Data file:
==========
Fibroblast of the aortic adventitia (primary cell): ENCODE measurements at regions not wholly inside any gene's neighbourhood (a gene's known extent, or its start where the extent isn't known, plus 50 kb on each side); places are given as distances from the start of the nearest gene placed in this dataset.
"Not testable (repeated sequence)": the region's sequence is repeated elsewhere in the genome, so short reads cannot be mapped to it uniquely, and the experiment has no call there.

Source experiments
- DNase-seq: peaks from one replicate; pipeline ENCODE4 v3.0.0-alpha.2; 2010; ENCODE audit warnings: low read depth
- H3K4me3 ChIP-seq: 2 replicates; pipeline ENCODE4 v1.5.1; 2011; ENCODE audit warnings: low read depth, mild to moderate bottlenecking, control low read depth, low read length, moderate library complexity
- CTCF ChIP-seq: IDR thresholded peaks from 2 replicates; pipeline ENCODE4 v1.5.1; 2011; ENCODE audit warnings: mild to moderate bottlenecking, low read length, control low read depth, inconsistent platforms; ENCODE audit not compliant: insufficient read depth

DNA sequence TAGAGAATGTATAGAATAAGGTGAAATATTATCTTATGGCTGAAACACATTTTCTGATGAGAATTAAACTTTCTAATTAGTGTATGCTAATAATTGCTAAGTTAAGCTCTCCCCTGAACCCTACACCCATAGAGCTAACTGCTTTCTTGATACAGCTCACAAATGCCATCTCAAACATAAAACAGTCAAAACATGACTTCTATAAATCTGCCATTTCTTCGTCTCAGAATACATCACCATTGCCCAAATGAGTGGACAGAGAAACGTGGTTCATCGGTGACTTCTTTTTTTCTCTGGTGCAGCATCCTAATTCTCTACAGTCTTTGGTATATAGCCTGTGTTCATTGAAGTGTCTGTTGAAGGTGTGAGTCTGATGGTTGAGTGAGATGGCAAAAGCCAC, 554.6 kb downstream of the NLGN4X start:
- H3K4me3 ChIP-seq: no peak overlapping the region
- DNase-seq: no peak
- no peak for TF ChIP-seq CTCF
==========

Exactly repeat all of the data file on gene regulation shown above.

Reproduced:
Fibroblast of the aortic adventitia (primary cell): ENCODE measurements at regions not wholly inside any gene's neighbourhood (a gene's known extent, or its start where the extent isn't known, plus 50 kb on each side); places are given as distances from the start of the nearest gene placed in this dataset.
"Not testable (repeated sequence)": the region's sequence is repeated elsewhere in the genome, so short reads cannot be mapped to it uniquely, and the experiment has no call there.

Source experiments
- DNase-seq: peaks from one replicate; pipeline ENCODE4 v3.0.0-alpha.2; 2010; ENCODE audit warnings: low read depth
- H3K4me3 ChIP-seq: 2 replicates; pipeline ENCODE4 v1.5.1; 2011; ENCODE audit warnings: low read depth, mild to moderate bottlenecking, control low read depth, low read length, moderate library complexity
- CTCF ChIP-seq: IDR thresholded peaks from 2 replicates; pipeline ENCODE4 v1.5.1; 2011; ENCODE audit warnings: mild to moderate bottlenecking, low read length, control low read depth, inconsistent platforms; ENCODE audit not compliant: insufficient read depth

DNA sequence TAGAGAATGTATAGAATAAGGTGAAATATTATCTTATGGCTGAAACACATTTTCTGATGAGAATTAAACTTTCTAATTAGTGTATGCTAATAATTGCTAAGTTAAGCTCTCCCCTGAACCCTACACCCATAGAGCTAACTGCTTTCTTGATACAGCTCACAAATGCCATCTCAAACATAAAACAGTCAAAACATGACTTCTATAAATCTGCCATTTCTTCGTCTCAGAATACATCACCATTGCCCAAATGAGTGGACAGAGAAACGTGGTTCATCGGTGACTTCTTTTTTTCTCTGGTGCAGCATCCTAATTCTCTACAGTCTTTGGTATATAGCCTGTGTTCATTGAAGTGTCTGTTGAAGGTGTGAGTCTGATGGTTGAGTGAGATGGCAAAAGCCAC, 554.6 kb downstream of the NLGN4X start:
- H3K4me3 ChIP-seq: no peak overlapping the region
- DNase-seq: no peak
- no peak for TF ChIP-seq CTCF